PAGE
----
Latin jazz took hold in the Bay Area during the 1950s and '60s through the work of such resident players as Cal Tjader, Benny Velarde, Carlos Federico, the Duran brothers (Carlos, Eddie, and Manny), and the Escovedo brothers (Pete and Coke) and via dances/concerts by visiting bandleaders like Tito Puente of New York and Perez Prado of Mexico City. Musicians of many ethnicities and nationalities — black, white, Mexican, and Panamanian, among them — joined together to create a California take on a sound rooted in the Cuban branch of the African diaspora.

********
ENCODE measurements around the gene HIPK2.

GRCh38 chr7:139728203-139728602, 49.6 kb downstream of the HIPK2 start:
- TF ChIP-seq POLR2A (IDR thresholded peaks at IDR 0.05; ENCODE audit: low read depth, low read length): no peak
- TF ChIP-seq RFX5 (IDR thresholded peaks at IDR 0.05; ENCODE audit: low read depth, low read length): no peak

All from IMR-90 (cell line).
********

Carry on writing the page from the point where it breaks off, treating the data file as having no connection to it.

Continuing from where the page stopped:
Salsa, a highly danceable variant on the genre, showed up locally during the 1970s, particularly at Cesar's Latin Palace in San Francisco. Trombonist and arranger Wayne Wallace cut his teeth as Cesar's and today rivals only Oakland percussionist John Santos as the leading local proponent of Latin jazz. For Salsa de la Bahía, Wallace has assembled a vibrant, wonderfully rhythm-charged 2-disc, 22-track compilation on his own Patois label that features 13 of the area's finest current groups. They range in style from the horn-punched frenzy of Velarde's Super Combo and Edgardo & Candela to the flute-and-fiddles-led elegance of Orquesta la Moderna Tradición and the more experimental sounds of Santos' Machete Ensemble and sextet. Many of the musicians — including flautist John Calloway, saxophonist Melecio Magdaluyo, bassist David Belove, and percussionist Michael Spiro — turn up in several different bands, providing further evidence of how cross-pollination continues to fuel the local Latin scene. (Patois)